Spain is holding its fourth general election in as many years and its second this year amid voter distrust and a renewed Catalan independence bid that has bolstered the far-right.
The first obstacle for whoever wins Sunday's vote will be to overcome the country's increasingly fragmented and polarized politics to build a parliamentary majority to back the government. That could prove difficult. Pedro Sánchez's Socialists appear poised again to win the most seats in Parliament but fewer than they won in April when Sánchez was unable to get the support of his left-wing rivals to keep his party in power. Sánchez's Socialists went from 85 to 123 seats in the late April election, but he needed support from an absolute majority, or 176 of the 350 lawmakers, and a falling out with United We Can leader Pablo Iglesias left him without enough votes.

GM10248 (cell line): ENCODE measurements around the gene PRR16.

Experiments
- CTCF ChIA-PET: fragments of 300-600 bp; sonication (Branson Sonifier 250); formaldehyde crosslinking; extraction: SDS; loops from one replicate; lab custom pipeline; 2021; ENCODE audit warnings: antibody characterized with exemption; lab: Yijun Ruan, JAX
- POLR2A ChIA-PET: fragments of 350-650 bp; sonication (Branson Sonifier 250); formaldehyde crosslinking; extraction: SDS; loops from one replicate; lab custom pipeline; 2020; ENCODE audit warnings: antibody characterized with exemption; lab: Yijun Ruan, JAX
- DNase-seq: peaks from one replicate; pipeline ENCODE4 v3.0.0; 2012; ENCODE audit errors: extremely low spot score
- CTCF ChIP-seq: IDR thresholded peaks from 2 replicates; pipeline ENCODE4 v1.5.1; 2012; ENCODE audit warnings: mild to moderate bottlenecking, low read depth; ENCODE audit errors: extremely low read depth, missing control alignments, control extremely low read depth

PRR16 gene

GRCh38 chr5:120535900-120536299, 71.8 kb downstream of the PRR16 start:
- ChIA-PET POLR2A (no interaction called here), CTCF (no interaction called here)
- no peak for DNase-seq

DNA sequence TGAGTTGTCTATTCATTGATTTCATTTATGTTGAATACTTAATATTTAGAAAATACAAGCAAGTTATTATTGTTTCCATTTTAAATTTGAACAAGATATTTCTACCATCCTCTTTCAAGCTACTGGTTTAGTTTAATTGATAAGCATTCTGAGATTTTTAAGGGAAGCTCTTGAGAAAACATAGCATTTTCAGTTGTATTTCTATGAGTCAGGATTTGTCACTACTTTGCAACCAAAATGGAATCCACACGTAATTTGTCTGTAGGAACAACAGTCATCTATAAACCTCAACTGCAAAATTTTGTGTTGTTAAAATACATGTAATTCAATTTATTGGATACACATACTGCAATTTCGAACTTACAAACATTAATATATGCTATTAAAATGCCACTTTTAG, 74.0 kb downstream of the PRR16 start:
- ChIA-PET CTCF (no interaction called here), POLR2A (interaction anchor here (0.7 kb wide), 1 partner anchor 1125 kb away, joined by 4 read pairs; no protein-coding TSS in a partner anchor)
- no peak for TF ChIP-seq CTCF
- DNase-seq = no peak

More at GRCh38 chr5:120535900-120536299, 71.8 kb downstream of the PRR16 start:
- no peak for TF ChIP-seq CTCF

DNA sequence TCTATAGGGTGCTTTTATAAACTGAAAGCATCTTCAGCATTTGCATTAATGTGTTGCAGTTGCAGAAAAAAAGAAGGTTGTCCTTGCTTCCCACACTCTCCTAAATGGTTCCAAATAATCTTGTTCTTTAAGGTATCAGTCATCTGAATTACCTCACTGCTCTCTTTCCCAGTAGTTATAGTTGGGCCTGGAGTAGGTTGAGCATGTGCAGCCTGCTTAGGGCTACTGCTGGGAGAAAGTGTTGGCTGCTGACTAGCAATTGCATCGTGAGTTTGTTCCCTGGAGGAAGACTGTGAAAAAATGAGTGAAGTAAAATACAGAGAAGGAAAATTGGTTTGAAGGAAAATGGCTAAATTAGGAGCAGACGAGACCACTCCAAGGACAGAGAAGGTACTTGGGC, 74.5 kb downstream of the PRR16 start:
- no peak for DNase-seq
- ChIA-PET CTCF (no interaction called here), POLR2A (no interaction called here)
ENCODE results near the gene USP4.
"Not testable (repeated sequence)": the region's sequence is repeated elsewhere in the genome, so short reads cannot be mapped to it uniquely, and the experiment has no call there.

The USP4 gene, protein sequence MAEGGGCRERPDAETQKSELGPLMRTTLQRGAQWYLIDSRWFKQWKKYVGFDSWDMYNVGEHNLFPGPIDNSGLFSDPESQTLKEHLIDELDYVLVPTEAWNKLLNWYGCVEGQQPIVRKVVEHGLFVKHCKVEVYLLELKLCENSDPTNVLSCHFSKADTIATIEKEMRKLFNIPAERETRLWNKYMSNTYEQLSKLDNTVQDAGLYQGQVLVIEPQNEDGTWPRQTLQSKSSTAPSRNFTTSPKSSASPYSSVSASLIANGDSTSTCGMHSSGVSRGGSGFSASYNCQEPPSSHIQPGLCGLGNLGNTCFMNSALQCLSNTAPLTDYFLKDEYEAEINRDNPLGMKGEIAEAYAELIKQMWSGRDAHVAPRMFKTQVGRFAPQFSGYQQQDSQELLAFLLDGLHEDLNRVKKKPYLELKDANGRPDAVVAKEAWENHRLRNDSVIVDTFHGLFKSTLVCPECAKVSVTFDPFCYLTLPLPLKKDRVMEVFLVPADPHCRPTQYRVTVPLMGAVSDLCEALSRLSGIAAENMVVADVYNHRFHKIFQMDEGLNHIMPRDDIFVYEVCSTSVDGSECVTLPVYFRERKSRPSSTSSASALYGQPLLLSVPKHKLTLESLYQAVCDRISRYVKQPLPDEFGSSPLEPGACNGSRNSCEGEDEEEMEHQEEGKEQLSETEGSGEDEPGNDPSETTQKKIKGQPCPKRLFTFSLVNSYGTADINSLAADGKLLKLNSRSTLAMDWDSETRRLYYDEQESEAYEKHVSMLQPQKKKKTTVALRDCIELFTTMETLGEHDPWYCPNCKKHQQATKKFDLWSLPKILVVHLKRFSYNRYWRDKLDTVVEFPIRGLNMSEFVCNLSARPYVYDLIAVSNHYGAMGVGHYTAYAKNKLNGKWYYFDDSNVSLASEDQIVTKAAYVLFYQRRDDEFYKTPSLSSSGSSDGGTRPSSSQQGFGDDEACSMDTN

Sánchez is up against five other men for the job as prime minister. Recently, he has tried to lure undecided and centrist voters by saying he will focus his next term on economic issues and by toughening his stand on Catalan separatists. His efforts come as support for the conservative Popular Party and the far-right Vox is growing following massive protests in Catalonia last month when nine leaders of its separatist movement were sentenced to prison for the wealthy region's attempt to break away two years ago. In trying to appeal to Spaniards frustrated by the secession attempt, Sánchez has promised to bring back prison terms for those who hold banned referenda for independence, overturning a previous Socialist position.
Spain's Guardia Civil police force suspects the activists had planned to occupy the Catalan parliament after the sentencing of nine Catalan separatist leaders. Police in September arrested nine separatists, accusing them of belonging to a new and unknown group, the Tactical Response Team. Prime Minister Sanchez had demanded that the head of Catalonia's regional government Quim Torra explain after local media reported that members of the group had told investigators that the order to occupy the assembly came directly from Torra. He denied having links to the jailed separatist activists.
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